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Another REVIEW: VIA's EPIA EN15000

Discussion in 'Other CPUs and chipsets' started by stmok, May 8, 2006.

  1. stmok

    stmok Member

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    http://www.sfftech.com/index.php?/articles/show/via_epia_en15000_review/

    Unlike Epiacenter.com, they've included ScienceMark 2 and HD-playback tests.

    Naturally, it cannot handle HD playback all that well without some sort of assistance. (in fact, its pretty poor. I'm guessing the reviewer is experiencing alot of frame skipping).

    But we got a better glimpse of how it performs in the FPU part against the C3-Based solution. (50% increase in speed, over 100% increase in FPU performance).

    This review does confirm with Epiacenter's one in regards to SiSoft Sandra and HD playback. The EPIA EN-series does have a VIA VT1625M HDTV Encoder, but VIA's piss-poor effort with the drivers (both Linux AND Windows) is gonna make this feature a paper weight. (Unless they can get their act together!)...Then again, I wonder if the encoder does anything to help Hd playback. :Paranoid:
     
  2. orF

    orF Member

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    These little boards and cpu's were good once, but I don't see any worth in them anymore...

    They'd make a decent central file-server/hub/firewall box though.

    If you get a Pentium-M or Turion mini-itx setup with a decent passive video card from nVidia like the 6200 or 6600, then you'd have a great HTPC, small and quiet and capable.
    But even that wouldn't be worth it, when you could just get a PS3 heh.
     
  3. OP
    OP
    stmok

    stmok Member

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    Because a PS3 isn't as flexible as a PC.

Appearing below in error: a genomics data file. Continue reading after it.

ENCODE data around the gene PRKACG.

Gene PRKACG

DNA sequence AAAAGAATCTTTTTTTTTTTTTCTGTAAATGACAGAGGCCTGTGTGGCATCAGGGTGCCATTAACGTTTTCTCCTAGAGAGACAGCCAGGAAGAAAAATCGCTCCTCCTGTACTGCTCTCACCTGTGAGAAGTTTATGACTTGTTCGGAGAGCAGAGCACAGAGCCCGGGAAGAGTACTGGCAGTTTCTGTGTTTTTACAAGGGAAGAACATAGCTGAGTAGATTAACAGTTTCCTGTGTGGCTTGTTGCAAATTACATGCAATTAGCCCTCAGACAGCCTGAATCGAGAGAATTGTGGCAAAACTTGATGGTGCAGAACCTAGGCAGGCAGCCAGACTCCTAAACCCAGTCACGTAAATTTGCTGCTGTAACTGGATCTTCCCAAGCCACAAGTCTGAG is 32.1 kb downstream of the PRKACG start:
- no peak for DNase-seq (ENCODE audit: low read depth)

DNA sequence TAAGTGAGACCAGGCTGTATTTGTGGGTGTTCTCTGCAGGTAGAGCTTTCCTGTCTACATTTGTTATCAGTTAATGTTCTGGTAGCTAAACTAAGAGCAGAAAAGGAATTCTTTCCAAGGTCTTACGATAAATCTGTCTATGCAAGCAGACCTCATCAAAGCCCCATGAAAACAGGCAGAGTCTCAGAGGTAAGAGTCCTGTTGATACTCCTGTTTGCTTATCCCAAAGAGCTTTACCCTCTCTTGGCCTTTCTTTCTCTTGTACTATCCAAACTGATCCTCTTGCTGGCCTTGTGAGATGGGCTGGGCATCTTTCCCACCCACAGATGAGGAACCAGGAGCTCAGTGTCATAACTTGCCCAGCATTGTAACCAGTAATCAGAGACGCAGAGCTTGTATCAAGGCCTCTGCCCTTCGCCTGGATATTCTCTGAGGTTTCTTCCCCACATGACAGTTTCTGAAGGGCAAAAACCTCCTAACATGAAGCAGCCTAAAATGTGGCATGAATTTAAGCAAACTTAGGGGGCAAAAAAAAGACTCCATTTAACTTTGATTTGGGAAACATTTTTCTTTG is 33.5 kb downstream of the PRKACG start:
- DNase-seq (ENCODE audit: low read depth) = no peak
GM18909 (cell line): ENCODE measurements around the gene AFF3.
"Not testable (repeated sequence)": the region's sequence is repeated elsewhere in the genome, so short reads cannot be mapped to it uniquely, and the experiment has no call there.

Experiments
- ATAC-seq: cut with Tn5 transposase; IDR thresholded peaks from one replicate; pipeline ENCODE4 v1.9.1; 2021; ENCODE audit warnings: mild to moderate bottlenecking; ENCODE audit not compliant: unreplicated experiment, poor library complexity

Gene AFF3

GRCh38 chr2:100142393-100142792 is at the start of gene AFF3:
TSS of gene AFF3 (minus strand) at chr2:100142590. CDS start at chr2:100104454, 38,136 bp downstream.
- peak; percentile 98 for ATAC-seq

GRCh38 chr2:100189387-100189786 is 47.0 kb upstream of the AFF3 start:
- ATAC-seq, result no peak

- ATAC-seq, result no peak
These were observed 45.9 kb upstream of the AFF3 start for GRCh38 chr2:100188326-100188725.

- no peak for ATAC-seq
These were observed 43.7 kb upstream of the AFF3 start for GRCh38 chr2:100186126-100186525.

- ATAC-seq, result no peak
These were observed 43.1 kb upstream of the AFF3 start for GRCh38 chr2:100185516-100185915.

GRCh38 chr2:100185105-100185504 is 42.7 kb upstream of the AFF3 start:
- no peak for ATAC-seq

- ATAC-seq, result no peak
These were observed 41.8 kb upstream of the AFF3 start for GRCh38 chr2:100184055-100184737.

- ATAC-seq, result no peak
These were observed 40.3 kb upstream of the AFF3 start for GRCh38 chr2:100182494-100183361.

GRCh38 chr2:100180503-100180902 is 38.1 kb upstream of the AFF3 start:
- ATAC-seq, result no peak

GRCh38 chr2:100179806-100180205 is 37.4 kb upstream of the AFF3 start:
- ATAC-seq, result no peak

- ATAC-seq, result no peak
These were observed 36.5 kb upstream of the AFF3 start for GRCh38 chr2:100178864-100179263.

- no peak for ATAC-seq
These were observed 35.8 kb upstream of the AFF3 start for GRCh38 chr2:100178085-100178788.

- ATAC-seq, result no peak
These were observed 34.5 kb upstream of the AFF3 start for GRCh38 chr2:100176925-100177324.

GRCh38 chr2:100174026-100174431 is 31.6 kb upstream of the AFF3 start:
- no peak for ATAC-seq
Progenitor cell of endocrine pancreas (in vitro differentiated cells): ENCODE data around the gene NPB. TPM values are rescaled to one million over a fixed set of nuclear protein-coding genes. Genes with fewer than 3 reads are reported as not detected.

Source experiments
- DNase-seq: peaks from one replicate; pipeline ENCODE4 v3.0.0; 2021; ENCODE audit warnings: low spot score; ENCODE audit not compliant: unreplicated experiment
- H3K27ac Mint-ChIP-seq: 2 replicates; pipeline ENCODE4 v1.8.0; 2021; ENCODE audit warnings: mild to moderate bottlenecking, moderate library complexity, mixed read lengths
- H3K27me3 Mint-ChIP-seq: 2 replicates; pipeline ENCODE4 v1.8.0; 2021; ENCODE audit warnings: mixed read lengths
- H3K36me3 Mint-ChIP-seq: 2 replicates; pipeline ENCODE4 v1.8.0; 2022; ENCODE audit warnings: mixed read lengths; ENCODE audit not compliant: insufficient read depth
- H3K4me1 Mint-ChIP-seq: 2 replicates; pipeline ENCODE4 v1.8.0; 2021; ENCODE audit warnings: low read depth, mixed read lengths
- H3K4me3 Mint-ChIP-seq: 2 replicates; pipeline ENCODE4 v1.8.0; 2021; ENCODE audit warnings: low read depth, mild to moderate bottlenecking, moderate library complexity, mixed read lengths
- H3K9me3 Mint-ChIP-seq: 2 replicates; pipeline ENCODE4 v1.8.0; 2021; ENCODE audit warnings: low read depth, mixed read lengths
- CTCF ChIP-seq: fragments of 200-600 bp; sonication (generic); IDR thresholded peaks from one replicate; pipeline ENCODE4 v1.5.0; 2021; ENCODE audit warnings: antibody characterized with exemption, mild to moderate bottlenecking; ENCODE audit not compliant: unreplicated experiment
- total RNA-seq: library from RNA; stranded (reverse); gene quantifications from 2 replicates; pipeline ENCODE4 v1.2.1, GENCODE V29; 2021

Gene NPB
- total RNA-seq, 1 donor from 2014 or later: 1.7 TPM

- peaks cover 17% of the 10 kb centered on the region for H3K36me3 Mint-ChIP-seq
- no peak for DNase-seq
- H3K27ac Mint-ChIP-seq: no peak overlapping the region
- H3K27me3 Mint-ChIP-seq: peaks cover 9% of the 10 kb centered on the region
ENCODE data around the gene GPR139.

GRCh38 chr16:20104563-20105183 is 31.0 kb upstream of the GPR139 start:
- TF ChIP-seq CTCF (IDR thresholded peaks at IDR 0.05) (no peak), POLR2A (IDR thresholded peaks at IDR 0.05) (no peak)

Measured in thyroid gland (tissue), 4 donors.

Besides, I doubt Sony will let you have access to the API so you can take full advantage of the PS3 when you run Linux with it. (It will come with Linux, but its really basic stuff...You're gonna need to reverse engineer stuff if you want to utilise the Nvidia solution inside or bypass Blu-ray's security features).
     
  4. orF

    orF Member

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    Who needs to do those things?
    You could probably rig it up to serve internet via 802.11b/g, you could probably rig it up to use an encrypted tunnel.
    You could probably rig it up to play xvid/matroska media you leech off the net.
    It could easily do everything anyone already does with a HTPC.

    All Sony would need to do is make some basic simple software to do all those things.
    And even if they don't it shouldn't take long for people to hack something together to perform those common functions.
     
  5. OP
    OP
    stmok

    stmok Member

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    Hackers. Their view is to study and understand how things work.

    If it means to break, bypass, and modify things, they'll do it. (Crackers will exploit these to their greed and ego)...Actually, PS3 would be the perfect platform to study how you would bypass Blu-ray security, so you can play Blu-ray movies on regular PC-based Linux boxes. (once you install Blu-ray drives on them).

    Sony is (in a sense) less of a challenge than Microsoft in this area, as MS delibrately locked things down. But they forgot the optical drive firmware!

    But buying a PS3 just to do things a regular PC with Linux can do, isn't much of a challenge and it isn't interesting. To be able to make things (that you can't do on a regular x86 box), work on a PS3 would be. To exploit the Cell processor would be quite an interesting exercise in itself. :)
     
  6. kona_boy

    kona_boy Member

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    And you actually think Sony, or any company, would do that ?!
     

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